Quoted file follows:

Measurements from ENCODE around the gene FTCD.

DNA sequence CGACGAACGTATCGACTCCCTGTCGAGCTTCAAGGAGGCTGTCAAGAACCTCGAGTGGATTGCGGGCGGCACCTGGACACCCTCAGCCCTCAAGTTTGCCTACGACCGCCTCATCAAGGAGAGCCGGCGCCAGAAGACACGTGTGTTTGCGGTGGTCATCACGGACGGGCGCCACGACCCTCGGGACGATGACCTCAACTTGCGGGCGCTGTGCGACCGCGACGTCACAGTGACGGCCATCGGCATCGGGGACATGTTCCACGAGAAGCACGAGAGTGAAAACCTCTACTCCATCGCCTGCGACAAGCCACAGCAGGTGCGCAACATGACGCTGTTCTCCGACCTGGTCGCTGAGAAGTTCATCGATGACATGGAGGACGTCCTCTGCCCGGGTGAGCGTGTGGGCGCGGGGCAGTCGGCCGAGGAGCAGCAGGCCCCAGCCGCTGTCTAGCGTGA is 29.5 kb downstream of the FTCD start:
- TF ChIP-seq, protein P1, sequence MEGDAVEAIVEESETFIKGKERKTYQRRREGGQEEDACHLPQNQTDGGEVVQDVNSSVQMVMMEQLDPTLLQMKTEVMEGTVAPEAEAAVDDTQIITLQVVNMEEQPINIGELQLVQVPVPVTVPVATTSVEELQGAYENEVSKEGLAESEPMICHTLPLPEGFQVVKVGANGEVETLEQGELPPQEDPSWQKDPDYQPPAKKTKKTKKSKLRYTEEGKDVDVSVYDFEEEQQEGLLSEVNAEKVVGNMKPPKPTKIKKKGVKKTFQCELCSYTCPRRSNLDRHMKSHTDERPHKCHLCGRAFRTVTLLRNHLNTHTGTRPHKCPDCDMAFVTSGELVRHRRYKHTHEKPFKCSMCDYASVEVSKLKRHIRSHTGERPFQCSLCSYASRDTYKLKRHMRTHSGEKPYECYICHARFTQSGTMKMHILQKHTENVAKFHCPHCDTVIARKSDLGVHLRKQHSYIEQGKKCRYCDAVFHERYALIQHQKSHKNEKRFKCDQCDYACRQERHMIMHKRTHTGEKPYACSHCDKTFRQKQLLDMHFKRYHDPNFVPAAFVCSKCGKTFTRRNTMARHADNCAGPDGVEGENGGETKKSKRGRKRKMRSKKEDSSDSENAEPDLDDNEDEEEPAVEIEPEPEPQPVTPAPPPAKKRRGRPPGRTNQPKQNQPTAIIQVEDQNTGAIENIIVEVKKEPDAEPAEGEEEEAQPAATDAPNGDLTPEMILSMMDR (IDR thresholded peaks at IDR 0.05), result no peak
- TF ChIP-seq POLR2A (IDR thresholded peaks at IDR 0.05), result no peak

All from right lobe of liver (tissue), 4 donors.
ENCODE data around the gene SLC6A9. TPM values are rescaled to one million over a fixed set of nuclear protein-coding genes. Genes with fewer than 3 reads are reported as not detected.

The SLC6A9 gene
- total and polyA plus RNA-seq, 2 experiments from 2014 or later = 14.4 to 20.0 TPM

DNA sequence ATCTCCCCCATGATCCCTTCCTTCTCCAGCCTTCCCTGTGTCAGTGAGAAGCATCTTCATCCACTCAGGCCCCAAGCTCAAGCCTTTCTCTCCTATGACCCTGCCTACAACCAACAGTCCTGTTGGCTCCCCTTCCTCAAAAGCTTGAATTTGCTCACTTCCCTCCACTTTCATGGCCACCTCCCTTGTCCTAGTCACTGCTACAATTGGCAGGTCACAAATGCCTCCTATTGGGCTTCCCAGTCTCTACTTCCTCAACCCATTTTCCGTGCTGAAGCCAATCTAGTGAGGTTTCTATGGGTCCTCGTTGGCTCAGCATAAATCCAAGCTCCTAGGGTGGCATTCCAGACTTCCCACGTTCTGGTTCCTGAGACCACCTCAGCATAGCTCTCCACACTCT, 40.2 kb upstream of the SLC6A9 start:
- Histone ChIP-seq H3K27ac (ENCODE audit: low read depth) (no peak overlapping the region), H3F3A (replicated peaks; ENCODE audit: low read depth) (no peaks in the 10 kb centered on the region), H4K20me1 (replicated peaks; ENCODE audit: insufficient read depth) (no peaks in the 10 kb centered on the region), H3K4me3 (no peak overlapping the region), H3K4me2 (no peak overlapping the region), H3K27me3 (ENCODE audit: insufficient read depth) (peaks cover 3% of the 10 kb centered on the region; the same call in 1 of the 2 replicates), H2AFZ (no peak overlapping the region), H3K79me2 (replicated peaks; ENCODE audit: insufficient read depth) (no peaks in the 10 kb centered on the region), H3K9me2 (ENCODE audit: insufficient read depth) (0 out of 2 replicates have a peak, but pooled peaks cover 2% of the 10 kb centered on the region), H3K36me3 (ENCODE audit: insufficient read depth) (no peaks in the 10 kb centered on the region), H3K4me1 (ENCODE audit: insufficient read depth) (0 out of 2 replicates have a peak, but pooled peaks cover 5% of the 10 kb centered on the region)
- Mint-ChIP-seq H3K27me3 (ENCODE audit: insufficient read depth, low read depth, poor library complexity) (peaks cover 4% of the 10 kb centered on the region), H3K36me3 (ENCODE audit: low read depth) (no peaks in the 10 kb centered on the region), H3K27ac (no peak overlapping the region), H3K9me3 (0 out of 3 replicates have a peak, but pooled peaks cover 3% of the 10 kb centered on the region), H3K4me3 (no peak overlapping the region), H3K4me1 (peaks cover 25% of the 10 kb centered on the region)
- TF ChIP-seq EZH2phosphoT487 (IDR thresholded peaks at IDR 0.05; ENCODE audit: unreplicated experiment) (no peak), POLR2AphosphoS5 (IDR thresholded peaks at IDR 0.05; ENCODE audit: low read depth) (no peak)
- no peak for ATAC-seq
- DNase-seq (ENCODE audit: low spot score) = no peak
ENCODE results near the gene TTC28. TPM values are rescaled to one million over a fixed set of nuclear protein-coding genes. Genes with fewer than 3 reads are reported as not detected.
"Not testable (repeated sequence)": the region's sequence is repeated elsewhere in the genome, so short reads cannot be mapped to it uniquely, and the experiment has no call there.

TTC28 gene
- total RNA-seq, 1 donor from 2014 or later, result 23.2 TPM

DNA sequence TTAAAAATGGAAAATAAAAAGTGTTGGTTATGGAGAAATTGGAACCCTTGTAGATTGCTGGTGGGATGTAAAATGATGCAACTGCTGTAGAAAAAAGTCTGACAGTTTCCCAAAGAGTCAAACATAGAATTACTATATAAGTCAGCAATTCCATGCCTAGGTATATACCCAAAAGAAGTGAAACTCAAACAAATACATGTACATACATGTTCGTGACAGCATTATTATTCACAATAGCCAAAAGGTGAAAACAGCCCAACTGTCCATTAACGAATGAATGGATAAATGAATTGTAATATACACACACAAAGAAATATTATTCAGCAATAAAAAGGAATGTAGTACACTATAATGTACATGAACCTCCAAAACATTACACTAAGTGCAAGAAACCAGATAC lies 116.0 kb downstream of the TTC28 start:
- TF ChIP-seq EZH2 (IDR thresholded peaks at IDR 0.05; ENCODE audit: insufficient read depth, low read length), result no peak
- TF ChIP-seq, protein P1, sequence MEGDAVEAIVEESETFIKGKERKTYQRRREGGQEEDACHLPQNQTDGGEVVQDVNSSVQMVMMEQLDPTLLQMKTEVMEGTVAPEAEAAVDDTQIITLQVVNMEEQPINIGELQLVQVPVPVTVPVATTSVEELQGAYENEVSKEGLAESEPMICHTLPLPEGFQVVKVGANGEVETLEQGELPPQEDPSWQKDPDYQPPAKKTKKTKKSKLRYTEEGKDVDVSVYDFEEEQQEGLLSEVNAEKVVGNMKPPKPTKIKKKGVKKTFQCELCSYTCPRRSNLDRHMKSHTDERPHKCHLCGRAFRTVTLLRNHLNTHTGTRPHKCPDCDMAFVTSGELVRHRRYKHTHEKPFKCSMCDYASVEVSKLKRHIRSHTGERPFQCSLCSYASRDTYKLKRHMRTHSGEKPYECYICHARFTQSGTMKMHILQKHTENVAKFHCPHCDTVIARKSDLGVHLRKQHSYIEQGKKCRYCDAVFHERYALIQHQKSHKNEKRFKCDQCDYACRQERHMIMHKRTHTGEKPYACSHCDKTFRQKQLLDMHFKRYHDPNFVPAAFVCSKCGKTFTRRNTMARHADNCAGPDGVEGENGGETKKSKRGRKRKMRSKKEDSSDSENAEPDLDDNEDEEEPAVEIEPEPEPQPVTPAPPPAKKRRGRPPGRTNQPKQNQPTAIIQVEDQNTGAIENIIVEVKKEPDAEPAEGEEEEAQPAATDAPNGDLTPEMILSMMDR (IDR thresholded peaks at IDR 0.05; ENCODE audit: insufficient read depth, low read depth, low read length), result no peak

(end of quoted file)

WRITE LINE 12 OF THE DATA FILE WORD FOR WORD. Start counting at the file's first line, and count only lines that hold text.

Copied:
- TF ChIP-seq EZH2phosphoT487 (IDR thresholded peaks at IDR 0.05; ENCODE audit: unreplicated experiment) (no peak), POLR2AphosphoS5 (IDR thresholded peaks at IDR 0.05; ENCODE audit: low read depth) (no peak)